Revisionist fairly tales seem to be all the rage these days, what with popular TV series “Once Upon a Time” and the recent cinematic flop MIRROR MIRROR. After the insipid disappointment that was MIRROR MIRROR, I was hoping SNOW WHITE AND THE HUNTSMAN would make a grand coup of the fad and produce a Snow White worth cheering for. Kristen Stewart was going to redeem herself of TWILIGHT patheticness and lead us into battle against the dastardly queen. But alas, it wasn’t to be. Yet again have my hopes for a better future been cruelly dashed into oblivion.
When the princess Snow White’s father is murdered by his new bride, the witch queen Ravenna, Snow White is locked away in a tower while Ravenna brings ruin and starvation to the kingdom. The day the magic mirror portends Snow White’s beauty as surpassing the queen’s, Ravenna orders her death. Snow White escapes into the dark forest where she is pursued by the queen’s huntsman. The huntsman is a depressed drunkard who has given up on life because his wife was killed by the queen’s men. He blames himself for ever letting her out of his sight and not protecting her (I’m gonna puke). He and Snow White team up with a bunch of ragamuffin dwarves who are far from the kind little caricatures we’re used to . Most all of them are grumpy and suspicious except for the random blind one (Bob Hoskins) and the nice happy ginger one. Then Snow White is tricked by the queen and eats an apple that puts her under a spell, blah blah blah. But this time, when Snow White is awakened by true love’s first kiss (???), she leads a band of escaped vigilantes into battle against the evil queen.
|Bob Hoskins is second from the right.|
There is no doubt that SNOW WHITE AND THE HUNTSMAN excels in the arena of special effects. Some of the visual masterwork in this film is so stunning, it took my breath away. Unfortunately, the valiant success of one of the film’s components cannot atone for every other missed mark in the project.
|Kristen Stewart as Snow White
As much as I’d like to blame Kristen Stewart for the whole failure of this movie, I have to attribute some of it to the fact the pat is in itself completely rotten. But we’ll lambaste Stewart first. She walks through this movie with a poker-stiff clumsiness that fails to inspire the smallest ounce of confidence in her ability to lead an army of men into battle. And yet again, as in Twilight, her face is twisted into that heavy-lidded sneer that makes her appear in a constant state of constipation. If any part of the Snow White character could have been salvaged by acting, Stewart was unable to do so.
|What a sparkling personality!|
Bad acting apart, the Snow White figure is nothing, I repeat NOTHING, more than a tabula rasa upon which the male characters can project their voyeuristic ideals of femininity. She comes to embody such grotesquely stereotypical female qualities as “life itself,” purity, healing, and peace without ever actually generating such sentiments with her personality or actions! Her personality is a void of such magnitude that she makes Disney’s Snow White (1937) come across as a ball-busting, bra-burning feminista, because at least she had more than half a dozen lines in the film, and she has a personality, and dreams, and hopes, and a set of standards!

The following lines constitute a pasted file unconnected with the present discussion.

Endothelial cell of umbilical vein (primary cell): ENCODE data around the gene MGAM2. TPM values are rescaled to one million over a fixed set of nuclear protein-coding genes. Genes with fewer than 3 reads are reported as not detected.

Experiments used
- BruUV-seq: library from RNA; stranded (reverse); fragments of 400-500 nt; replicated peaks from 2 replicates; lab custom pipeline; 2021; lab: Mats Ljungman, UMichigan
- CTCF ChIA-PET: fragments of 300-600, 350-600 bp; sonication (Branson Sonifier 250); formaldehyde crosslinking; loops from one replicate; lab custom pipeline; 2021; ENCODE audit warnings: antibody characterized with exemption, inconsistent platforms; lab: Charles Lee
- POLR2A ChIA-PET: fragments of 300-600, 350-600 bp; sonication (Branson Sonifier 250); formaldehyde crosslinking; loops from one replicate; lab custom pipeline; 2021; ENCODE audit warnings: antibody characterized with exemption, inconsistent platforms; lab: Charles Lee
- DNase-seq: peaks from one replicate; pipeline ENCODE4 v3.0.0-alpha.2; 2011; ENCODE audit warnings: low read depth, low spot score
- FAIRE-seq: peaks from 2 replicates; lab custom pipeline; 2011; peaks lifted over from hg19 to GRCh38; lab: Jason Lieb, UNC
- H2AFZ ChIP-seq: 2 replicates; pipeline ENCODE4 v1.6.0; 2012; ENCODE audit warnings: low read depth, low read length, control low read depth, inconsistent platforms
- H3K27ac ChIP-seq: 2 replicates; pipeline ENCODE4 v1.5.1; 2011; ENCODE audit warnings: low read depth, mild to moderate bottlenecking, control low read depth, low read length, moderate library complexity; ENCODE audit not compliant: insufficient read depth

|Ooh! I’m so NOT scared!
Charlize Theron as Ravenna
Charlize Theron is also a bit of a let-down as the evil queen Ravenna. Without a doubt, her part has a lot of the depth and complexity the Snow White character lacks, but Theron’s over-acting prevents the audience from really accepting her dastardliness. She is surrounded by a special effects team that’s definitely got it going on, but I just never reached a point where I felt like she was really cruel. Again, the Disney villainesses, notoriously more awesome than their princesses, take the cake again. Ravenna’s fiercness pales when compared to Maleficent or Ursula or Cruella de Ville.
I left the theatre this weekend feeling angry and discouraged. Discouraged that Hollywood seems so totally incapable of producing a viable female hero. I have to keep reminding myself of Katniss Everdeen and THE HUNGER GAMES. That film gives me so much hope because I know it can be done! But how they can come so close with a concept like SNOW WHITE AND THE HUNTSMAN and still fall into every cliched trap that keeps the female protagonist from becoming a truly great, well-rounded heroin? And just forget about the Bechdel Test in this one, folks. I could go into more detail about how the film is entirely based on the premise of female physical beauty, that the two female characters are necessarily rivals, one of them inherently evil and the other an ideal of the most unrealistic proportions, etc. etc. – but I’m just too tired and sick of it all to think about it any more.